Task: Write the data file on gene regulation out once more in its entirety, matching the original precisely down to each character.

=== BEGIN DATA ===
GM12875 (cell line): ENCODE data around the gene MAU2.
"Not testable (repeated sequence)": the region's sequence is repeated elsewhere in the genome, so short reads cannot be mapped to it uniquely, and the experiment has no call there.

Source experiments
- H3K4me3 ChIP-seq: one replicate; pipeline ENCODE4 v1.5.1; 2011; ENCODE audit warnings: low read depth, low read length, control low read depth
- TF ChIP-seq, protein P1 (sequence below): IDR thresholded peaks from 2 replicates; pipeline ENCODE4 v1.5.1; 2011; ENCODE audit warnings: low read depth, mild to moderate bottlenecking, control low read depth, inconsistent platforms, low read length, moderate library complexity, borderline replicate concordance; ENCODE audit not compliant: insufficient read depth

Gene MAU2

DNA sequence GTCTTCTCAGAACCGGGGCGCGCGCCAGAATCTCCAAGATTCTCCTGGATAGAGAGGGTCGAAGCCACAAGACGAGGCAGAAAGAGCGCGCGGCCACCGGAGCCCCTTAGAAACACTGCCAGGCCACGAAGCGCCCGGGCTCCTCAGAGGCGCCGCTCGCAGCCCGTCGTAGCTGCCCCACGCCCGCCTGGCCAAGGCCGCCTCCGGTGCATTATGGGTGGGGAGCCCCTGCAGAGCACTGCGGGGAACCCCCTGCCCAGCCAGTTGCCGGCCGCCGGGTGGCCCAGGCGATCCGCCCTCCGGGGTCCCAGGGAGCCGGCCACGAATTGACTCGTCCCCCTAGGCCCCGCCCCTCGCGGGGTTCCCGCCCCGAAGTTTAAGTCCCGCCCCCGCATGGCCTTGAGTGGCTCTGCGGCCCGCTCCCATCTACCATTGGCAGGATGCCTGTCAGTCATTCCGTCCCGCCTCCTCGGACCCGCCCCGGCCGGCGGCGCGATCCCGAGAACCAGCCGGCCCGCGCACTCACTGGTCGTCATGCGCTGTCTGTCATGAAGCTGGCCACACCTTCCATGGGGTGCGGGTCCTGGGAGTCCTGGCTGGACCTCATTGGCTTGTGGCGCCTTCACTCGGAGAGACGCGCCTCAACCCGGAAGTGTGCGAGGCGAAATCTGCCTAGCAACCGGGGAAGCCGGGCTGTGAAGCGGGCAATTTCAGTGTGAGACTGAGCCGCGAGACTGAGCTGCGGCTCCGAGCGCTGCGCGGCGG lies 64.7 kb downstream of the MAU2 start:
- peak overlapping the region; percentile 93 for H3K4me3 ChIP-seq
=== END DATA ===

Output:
GM12875 (cell line): ENCODE data around the gene MAU2.
"Not testable (repeated sequence)": the region's sequence is repeated elsewhere in the genome, so short reads cannot be mapped to it uniquely, and the experiment has no call there.

Source experiments
- H3K4me3 ChIP-seq: one replicate; pipeline ENCODE4 v1.5.1; 2011; ENCODE audit warnings: low read depth, low read length, control low read depth
- TF ChIP-seq, protein P1 (sequence below): IDR thresholded peaks from 2 replicates; pipeline ENCODE4 v1.5.1; 2011; ENCODE audit warnings: low read depth, mild to moderate bottlenecking, control low read depth, inconsistent platforms, low read length, moderate library complexity, borderline replicate concordance; ENCODE audit not compliant: insufficient read depth

Gene MAU2

DNA sequence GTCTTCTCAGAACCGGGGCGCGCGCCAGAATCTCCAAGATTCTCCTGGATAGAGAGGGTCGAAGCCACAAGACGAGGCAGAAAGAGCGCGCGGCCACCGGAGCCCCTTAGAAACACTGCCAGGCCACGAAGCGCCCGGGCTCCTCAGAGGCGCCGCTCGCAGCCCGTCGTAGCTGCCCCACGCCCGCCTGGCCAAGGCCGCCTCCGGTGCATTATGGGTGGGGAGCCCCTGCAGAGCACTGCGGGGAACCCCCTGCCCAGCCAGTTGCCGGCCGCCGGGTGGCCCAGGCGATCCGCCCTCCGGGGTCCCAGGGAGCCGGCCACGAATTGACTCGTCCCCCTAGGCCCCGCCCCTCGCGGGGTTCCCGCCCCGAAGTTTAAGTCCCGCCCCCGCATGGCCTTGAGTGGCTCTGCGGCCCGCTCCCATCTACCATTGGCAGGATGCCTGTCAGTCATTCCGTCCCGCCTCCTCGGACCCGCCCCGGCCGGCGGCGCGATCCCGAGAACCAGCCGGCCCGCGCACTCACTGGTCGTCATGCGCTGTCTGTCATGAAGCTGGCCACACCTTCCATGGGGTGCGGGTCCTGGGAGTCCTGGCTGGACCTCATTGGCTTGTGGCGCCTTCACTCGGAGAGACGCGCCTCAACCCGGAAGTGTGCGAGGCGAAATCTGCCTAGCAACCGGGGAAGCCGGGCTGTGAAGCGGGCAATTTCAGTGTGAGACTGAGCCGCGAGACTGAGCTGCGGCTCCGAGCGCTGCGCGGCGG lies 64.7 kb downstream of the MAU2 start:
- peak overlapping the region; percentile 93 for H3K4me3 ChIP-seq